Skip to content

Connect with WHOI:

Crabs Swarm on the Seafloor When (from left) WHOI biologist Jesús Pineda, pilot Eli Temime, and WHOI researcher Victoria Starczak descended on Hannibal Seamount in the submersible Nadir, they were astonished to see a huge swarming throng of crabs on the seafloor. (Hanu Singh, Yogeh Girdhar, Jeff Anderson, WHOI)

Crabs Swarm on the Seafloor

Life turns up in curious places in the ocean


Expeditions to the tropics and Antarctica have turned up crab populations—for better or worse—in unexpected parts of the globe.

At the Hannibal Bank Seamount, an 1,180-foot-high undersea mountain off Panana’s Pacific, a 2015 expedition led by Woods Hole Oceanographic Institution (WHOI) marine ecologist Jesús Pineda found mesmerizing swarms of red crabs on the seafloor—where the water has almost no oxygen. To investigate the Pleuroncodes planipes crab swarms, the research team used cameras mounted on an autonomous underwater vehicle called SeaBED, developed by WHOI engineer Hanumant Singh. DNA analyses of the Hannibal crabs revealed that they were the same species as crabs living off Baja California, where tuna and other big fish thrive. Hannibal Seamount is also an ecological “hot spot” where diverse marine life flourishes, and Pineda believes the crabs could be an important source of food that helps explain Hannibal’s abundant fish populations.

More than 5,000 miles away, another Singh-developed camera captured images of a different crab species—this one with potentially dire ecological impacts. Using the robotic Seasled camera, a team led by Florida Institute of Technology marine biologist Richard Aronson took the first photographs of breeding populations of king crabs on the continental slope west of the Antarctic Peninsula.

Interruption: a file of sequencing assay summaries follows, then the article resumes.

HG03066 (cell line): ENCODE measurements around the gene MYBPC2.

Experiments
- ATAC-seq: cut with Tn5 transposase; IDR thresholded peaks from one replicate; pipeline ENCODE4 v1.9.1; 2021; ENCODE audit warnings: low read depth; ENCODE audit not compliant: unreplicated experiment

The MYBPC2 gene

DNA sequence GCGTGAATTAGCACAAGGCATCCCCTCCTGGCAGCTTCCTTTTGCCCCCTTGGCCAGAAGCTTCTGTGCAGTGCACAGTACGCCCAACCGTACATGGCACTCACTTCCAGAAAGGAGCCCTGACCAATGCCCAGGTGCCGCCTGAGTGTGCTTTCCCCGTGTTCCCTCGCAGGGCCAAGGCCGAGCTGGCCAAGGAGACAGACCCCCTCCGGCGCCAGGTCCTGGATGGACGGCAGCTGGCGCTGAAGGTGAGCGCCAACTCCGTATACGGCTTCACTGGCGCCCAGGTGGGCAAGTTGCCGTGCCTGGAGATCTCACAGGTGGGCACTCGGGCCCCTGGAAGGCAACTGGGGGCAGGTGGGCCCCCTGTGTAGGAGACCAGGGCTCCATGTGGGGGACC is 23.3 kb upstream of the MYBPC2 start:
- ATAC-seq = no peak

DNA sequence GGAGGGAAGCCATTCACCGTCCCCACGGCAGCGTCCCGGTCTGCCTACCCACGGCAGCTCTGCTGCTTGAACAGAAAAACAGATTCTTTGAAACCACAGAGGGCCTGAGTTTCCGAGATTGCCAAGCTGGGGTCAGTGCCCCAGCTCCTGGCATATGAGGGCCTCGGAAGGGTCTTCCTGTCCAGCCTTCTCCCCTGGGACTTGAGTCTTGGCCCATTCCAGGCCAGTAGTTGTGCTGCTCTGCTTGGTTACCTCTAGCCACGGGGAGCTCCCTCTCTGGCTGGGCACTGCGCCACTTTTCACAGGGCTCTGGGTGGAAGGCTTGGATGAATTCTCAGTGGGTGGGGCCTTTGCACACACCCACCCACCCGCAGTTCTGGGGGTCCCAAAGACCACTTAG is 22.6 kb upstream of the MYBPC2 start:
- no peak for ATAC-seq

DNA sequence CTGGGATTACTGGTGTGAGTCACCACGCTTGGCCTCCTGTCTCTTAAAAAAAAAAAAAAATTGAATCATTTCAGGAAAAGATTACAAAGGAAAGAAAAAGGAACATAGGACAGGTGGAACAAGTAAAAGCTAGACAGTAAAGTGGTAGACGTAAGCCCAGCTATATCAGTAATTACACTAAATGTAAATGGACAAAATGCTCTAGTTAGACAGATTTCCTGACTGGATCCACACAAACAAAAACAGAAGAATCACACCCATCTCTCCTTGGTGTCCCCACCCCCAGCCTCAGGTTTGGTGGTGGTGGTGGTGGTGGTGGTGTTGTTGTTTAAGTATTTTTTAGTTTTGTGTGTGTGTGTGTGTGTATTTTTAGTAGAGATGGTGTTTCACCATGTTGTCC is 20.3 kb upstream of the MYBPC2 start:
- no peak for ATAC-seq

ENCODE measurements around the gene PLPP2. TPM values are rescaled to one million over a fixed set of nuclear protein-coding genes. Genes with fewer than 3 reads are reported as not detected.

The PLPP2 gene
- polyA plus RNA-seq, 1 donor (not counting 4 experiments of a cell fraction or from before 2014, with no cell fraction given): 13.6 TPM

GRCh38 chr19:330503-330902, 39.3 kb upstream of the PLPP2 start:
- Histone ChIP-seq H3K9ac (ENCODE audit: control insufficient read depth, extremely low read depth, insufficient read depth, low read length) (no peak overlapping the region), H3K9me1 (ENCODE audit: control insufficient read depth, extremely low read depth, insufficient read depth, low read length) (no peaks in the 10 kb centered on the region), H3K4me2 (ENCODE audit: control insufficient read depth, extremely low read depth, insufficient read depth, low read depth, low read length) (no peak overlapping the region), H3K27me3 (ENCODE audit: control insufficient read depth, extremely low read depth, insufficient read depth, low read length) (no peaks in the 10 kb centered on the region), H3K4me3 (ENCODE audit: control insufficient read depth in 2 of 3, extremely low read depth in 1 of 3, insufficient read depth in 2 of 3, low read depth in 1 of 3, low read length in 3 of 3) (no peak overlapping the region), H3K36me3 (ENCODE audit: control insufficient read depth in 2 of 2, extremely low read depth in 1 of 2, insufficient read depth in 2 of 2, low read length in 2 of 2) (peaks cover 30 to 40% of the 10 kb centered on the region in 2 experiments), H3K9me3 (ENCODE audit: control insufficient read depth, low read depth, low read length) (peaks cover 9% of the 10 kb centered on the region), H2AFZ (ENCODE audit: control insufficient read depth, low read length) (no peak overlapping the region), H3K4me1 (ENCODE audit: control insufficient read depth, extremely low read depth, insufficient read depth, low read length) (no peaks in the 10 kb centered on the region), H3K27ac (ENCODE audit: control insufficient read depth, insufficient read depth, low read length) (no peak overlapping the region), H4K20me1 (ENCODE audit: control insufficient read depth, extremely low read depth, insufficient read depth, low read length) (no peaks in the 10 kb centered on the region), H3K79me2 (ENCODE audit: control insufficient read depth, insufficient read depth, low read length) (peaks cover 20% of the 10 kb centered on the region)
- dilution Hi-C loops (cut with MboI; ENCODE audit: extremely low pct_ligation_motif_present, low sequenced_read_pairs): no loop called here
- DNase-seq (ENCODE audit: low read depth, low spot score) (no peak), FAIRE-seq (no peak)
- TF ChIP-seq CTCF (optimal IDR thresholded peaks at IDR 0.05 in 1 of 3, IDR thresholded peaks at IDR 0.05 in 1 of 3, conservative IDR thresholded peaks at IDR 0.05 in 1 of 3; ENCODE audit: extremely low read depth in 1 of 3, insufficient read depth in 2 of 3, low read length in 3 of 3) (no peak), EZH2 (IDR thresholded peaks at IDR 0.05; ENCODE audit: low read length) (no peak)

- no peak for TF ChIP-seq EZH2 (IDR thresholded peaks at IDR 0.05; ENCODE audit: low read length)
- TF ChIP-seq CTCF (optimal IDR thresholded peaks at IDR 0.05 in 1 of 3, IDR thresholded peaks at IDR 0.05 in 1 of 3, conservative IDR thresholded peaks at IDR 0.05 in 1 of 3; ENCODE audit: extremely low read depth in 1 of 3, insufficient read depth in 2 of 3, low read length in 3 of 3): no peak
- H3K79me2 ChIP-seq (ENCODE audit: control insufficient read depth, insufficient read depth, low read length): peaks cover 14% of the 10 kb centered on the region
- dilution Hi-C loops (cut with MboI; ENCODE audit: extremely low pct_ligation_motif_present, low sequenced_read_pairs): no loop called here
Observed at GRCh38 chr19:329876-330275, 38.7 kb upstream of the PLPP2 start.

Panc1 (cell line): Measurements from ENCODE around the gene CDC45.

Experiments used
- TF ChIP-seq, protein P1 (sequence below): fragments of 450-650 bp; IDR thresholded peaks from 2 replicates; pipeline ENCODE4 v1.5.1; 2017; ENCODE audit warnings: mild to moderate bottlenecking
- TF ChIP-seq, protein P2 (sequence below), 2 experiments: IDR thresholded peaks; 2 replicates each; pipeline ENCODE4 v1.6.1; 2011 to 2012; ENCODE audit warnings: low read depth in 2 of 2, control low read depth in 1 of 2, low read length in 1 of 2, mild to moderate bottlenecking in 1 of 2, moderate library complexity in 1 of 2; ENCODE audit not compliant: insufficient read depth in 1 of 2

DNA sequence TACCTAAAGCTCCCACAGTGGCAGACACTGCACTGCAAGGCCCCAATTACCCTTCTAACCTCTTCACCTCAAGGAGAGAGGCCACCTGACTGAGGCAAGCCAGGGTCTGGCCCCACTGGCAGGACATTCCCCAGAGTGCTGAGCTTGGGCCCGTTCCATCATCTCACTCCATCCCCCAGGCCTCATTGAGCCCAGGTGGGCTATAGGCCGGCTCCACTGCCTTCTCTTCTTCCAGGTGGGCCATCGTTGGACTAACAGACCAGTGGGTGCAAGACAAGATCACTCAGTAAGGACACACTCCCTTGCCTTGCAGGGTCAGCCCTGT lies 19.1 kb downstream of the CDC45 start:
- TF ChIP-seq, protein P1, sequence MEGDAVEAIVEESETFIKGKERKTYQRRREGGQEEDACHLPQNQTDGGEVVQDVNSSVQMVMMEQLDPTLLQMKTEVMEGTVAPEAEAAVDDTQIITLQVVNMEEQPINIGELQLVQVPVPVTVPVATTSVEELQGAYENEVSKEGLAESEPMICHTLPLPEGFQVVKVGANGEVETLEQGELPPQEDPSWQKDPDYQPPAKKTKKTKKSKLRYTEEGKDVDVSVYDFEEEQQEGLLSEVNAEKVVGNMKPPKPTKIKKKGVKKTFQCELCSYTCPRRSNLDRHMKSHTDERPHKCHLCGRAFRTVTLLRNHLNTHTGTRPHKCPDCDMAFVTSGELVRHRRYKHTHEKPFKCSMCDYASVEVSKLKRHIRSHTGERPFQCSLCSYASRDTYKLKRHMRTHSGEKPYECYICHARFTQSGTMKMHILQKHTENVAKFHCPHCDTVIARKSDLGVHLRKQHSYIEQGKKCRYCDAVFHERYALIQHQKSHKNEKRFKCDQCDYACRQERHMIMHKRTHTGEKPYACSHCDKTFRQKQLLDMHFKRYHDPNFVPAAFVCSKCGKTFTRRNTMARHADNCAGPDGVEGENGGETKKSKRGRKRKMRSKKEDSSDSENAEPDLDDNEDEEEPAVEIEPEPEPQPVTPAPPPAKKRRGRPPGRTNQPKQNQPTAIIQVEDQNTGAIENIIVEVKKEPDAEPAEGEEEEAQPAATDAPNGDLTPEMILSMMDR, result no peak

So far, cold water temperatures have kept the crabs from spreading onto the continental shelf, closer to shore. But climate change and warming ocean waters around Antarctica could allow these predatory crustaceans to expand their range. That could spell bad news for current shelf inhabitants, such as sea stars and other spiny-skinned echinoderms. “Because other creatures on the continental shelf have evolved without shell-crushing predators, if the crabs moved in, they could radically restructure the ecosystem,” Aronson said.

The Antarctic king crab study was funded by the National Science Foundation, the Swedish Polar Research Secretariat, and the Swedish Research Council, and included scientists from Florida Tech, the University of Alabama at Birmingham, WHOI, the University of Gothenburg in Sweden, and the University of Southampton in the U.K. Support for the Hannibal Bank crab study was provided by the Dalio Explore Fund. Research findings were published March 2016 in PeerJ by Jesús Pineda, Victoria Starczak, Annette F. Govindarajan, Yogesh Girdhar, Rusty C Holleman, James Churchill, Hanumant Singh, and David K. Ralston (WHOI); Walter Cho (Point Loma Nazarene University), and Héctor M. Guzman (Smithsonian Tropical Research Institute).

Featured Researchers